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Documentary Fil(m)anthropists

Full Frame's backing comes from the likeliest of sources

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An eclectic crowd of locals will be walking around the Full Frame Film Festival this year--as they do every year--directing traffic, taking tickets and answering questions about the films. Volunteers make up much of the festival's behind the scenes efforts, and they're also a big part of festival culture, with its strong local roots and DIY spirit.

This year there are more than 160 volunteers--twice last year's turnout, and so many that organizers had to turn a few away. It's not surprising, both because of the festival's rising profile and because word gets around that Full Frame volunteers are well taken care of. They get a festival pass that allows them to see movies during their down time, and they even have their own pre-season festival of sorts, curated by the organizers, of about eight films.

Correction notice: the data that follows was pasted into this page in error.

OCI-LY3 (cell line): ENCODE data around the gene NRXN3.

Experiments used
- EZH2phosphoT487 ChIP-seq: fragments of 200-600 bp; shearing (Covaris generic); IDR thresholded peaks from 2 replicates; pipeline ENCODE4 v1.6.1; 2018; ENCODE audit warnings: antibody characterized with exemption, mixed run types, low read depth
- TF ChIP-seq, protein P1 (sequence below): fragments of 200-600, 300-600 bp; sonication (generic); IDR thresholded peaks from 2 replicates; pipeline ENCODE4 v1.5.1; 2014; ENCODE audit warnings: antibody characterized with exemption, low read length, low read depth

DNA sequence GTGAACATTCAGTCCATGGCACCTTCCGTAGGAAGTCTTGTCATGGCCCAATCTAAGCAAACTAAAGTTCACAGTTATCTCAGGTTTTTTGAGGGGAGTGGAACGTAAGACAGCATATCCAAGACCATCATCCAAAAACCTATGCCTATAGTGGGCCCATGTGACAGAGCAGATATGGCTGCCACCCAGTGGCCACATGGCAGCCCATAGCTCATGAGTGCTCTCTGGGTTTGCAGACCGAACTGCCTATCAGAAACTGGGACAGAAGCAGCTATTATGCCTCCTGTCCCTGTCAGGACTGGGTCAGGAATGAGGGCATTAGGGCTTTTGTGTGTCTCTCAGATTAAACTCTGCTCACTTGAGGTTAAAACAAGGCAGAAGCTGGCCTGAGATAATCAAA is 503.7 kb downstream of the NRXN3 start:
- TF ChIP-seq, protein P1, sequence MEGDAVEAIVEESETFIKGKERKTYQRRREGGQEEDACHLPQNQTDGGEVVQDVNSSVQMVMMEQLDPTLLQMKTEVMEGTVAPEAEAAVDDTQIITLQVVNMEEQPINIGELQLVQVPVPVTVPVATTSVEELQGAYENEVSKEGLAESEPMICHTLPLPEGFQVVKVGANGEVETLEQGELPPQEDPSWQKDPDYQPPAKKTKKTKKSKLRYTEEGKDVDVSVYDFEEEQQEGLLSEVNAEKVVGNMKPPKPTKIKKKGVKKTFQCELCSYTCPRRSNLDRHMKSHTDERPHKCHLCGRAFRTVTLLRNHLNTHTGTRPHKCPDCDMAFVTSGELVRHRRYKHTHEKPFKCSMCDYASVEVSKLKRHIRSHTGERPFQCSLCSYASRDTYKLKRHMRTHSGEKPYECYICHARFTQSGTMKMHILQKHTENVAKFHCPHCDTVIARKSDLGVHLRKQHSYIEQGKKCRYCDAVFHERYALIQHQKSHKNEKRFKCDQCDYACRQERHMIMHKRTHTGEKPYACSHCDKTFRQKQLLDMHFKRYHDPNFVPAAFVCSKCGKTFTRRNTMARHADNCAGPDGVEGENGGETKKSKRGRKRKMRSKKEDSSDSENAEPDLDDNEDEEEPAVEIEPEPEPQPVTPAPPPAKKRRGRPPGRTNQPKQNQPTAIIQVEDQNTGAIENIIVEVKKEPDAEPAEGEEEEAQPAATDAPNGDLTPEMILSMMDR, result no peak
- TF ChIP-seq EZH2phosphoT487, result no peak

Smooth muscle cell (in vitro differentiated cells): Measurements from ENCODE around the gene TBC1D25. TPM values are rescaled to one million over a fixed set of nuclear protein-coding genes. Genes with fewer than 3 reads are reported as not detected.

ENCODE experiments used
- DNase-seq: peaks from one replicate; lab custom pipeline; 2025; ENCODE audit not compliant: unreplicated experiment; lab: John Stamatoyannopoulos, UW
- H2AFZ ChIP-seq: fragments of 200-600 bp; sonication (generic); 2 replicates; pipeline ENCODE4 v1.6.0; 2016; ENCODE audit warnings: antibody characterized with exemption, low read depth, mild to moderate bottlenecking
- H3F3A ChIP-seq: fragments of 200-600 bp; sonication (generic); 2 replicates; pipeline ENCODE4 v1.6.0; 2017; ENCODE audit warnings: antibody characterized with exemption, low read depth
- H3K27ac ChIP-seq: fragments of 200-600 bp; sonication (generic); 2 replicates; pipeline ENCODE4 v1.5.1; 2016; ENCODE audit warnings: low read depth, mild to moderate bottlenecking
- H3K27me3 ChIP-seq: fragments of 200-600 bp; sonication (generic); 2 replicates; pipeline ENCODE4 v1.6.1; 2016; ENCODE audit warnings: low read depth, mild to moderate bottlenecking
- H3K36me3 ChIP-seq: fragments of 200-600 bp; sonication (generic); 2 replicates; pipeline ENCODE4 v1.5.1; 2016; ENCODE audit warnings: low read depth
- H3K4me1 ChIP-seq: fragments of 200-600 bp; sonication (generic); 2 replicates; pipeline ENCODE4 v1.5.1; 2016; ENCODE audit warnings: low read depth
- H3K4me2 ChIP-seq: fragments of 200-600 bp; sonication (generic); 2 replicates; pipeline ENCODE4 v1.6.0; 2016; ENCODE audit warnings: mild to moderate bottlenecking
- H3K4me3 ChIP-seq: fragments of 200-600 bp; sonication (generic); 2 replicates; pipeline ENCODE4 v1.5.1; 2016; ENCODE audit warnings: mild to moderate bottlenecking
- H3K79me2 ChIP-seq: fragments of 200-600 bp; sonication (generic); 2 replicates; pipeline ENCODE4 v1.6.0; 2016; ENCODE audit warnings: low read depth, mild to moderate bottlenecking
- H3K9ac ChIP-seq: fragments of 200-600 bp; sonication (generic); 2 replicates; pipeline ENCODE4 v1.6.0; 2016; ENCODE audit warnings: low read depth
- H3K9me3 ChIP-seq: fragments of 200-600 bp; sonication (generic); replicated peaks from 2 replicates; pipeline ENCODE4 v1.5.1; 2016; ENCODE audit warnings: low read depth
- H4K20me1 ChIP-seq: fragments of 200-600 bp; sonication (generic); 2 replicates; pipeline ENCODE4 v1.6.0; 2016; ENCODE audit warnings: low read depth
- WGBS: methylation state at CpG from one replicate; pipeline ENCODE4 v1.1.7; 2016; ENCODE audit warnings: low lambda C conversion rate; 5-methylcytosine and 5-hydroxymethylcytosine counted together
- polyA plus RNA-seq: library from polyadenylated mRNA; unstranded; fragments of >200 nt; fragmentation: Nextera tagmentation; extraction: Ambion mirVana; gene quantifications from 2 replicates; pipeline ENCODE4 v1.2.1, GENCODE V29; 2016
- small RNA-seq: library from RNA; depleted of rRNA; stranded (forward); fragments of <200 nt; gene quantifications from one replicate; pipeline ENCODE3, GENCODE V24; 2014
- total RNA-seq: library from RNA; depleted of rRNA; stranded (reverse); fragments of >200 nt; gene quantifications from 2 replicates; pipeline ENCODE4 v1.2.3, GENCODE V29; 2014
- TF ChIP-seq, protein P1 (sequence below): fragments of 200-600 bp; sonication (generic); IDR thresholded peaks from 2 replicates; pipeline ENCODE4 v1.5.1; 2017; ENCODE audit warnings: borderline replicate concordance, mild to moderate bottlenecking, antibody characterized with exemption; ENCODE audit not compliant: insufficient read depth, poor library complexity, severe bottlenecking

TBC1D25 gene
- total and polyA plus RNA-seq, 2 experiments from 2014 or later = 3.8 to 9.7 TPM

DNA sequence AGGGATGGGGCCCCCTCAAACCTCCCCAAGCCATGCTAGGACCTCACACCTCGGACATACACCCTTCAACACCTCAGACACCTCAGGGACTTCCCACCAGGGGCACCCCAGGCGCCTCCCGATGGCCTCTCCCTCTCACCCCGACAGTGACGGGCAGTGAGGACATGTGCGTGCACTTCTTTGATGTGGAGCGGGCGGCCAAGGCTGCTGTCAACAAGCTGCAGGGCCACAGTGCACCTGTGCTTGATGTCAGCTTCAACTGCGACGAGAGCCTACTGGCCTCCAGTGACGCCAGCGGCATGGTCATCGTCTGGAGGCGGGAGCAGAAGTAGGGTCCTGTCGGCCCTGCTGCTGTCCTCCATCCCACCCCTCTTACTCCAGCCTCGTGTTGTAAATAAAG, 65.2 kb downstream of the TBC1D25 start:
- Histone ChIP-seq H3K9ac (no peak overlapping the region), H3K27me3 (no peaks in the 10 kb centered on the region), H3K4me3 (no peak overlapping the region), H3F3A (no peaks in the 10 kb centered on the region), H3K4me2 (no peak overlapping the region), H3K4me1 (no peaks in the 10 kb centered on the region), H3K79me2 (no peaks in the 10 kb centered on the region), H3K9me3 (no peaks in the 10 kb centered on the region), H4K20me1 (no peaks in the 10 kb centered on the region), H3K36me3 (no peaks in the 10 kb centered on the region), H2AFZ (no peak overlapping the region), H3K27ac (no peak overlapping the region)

"Volunteers are the backbone of the festival," says Volunteer Director Ann Tharrington. "We could not run this festival without the volunteers, it would not happen." In the fall, she contacts past volunteers to invite them to come back. Starting in February, staff and volunteers meet on Wednesday nights at the Center for Documentary Studies and see about one film each week. "We try to screen films that we feel are going to be very strong or popular, that we don't want the volunteers to miss." This year they saw Seabiscuit, Secret Lives and Berga: Soldiers of Another War, among others.

These early screenings generate excitement and buzz early on, and make the audience feel like they've already gotten something for their time before the event even starts. They also get to enjoy opening night parties and food from sponsor Whole Foods. "We try to keep 'em real sturdy," Tharrington says. Luring them back year after year ensures that knowledgeable people will be on hand when questions and problems come up.

So if you want a recommendation, ask a volunteer. Or consult the Indy's preview of upcoming films. EndBlock

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